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Therapeutic Hypothermia Treatment For Cardiac Arrest

The rate of survival for cardiac arrest sufferers can be improved by up to three times by a treatment known therapeutic hypothermia. This is a technique to rescue  the barely alive body cells and hence, limit the damage done by a cardiac arrest. This is good news for heart disease patients.  Cardiac arrests are often due to some hidden conditions. A cardiac arrest sufferers  may not know that they have a heart problem. The most common cause of cardiac is heart disease. The risk factors for heart disease include high blood pressure, diabetes, obesity, family history, cigarette smoking, excessive alcohol consumption and sedentary lifestyle.

 
In therapeutic hypothermia treatment, a cardiac arrest sufferer is rapidly cooled to lower body temperature to about between 32 deg C and 34 deg C. This is done by either circulating saline through the blood or with cooling gel pads wrapped around the body. The lower body temperature will lower the  need for oxygen in the body cells. Hence, the cells are less likely to die after a cardiac arrest. The patient's body temperature is kept low until the heartbeat and blood pressure stabilised for 24 hours. During this period, the patient is kept in a medically induced coma state. After that, the patient is gradually warmed back to normal body temperature and would wake up after a day or two.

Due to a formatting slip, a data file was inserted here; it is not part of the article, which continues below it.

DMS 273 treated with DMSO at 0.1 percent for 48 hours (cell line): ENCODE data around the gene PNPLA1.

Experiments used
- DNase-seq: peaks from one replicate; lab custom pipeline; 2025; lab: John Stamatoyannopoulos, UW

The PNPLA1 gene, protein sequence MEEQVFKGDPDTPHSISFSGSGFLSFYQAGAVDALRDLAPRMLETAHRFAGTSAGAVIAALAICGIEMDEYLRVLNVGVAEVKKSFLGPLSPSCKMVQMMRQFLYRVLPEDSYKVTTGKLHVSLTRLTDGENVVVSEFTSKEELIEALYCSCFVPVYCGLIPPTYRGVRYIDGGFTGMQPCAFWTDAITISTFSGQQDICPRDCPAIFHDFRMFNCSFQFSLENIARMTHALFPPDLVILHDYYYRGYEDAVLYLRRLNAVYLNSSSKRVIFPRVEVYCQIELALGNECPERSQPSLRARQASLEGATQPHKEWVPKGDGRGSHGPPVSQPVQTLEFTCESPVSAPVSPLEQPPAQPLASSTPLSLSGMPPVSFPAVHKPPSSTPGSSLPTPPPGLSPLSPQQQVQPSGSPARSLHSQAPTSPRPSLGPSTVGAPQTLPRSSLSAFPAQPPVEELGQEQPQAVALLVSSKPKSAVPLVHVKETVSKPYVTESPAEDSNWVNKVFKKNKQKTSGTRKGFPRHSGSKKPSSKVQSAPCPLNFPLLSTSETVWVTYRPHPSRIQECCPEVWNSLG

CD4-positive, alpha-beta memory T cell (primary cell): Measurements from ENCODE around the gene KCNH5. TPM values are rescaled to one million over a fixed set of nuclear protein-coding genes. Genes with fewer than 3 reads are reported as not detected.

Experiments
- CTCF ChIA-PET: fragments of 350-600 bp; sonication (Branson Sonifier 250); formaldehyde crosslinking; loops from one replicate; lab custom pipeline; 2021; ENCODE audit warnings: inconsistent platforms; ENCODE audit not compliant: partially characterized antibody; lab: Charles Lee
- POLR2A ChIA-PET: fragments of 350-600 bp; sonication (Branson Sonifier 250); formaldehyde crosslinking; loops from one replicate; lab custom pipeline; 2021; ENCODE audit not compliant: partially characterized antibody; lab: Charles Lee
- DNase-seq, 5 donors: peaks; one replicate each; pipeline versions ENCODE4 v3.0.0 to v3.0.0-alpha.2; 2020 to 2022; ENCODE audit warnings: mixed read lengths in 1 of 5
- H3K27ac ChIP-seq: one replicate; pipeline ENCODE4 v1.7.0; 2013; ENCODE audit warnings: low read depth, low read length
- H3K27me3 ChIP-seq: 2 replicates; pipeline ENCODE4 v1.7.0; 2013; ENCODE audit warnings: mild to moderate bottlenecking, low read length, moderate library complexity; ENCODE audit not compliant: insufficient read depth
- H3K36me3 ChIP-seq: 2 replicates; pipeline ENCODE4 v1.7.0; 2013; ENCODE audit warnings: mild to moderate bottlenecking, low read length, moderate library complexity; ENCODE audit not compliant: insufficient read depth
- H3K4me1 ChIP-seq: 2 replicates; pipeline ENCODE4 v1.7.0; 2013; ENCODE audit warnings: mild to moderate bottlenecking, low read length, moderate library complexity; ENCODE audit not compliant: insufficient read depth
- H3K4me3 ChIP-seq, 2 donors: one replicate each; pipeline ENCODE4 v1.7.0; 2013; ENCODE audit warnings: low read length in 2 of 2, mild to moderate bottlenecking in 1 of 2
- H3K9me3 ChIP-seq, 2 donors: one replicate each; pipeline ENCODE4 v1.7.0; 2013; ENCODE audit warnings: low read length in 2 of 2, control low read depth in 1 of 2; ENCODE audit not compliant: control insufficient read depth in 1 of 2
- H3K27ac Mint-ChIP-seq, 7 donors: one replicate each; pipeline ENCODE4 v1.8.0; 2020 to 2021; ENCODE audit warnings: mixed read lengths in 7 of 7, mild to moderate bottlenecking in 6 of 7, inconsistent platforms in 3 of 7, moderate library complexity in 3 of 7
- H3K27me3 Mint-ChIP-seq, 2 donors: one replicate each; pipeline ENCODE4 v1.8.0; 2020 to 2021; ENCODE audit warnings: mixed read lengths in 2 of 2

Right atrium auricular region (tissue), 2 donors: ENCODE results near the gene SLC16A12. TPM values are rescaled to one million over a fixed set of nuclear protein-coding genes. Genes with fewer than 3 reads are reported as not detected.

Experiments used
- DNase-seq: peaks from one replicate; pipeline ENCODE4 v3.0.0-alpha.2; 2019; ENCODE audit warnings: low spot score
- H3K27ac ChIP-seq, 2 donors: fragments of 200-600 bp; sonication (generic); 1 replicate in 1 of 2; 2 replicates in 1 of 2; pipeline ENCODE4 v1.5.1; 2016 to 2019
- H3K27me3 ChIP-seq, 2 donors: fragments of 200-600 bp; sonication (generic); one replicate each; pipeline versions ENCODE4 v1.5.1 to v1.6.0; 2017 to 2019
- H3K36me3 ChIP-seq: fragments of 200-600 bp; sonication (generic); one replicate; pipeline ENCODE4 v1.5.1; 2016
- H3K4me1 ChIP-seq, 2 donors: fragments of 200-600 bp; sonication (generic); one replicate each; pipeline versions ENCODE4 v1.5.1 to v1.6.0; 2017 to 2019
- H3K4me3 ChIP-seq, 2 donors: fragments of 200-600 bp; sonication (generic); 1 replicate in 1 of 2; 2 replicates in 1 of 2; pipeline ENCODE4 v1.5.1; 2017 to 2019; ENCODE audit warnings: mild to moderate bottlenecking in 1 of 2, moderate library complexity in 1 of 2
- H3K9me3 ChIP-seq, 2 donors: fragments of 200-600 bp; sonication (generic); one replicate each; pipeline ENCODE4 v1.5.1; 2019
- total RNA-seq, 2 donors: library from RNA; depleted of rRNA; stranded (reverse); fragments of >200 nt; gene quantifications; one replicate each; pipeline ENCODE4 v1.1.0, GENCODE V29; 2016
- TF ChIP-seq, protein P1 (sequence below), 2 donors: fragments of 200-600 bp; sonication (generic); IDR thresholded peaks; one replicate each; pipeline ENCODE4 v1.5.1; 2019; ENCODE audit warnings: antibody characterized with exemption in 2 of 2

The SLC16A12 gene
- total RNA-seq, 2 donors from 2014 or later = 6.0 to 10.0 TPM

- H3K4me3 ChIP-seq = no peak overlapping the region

Cardiac arrest patients previously would end up in a coma or vegetative state due to brain damage. With therapeutic hypothermia treatment, there is minimal brain damage. For therapeutic hypothermia treatment to work well, the cardiac arrest patient should have a stable pulse and blood pressure. It is normally applied if a patient is unresponsive after being revived.
 
Patients who are given therapeutic hypothermia treatment reported good memory retention and have far greater survival rate.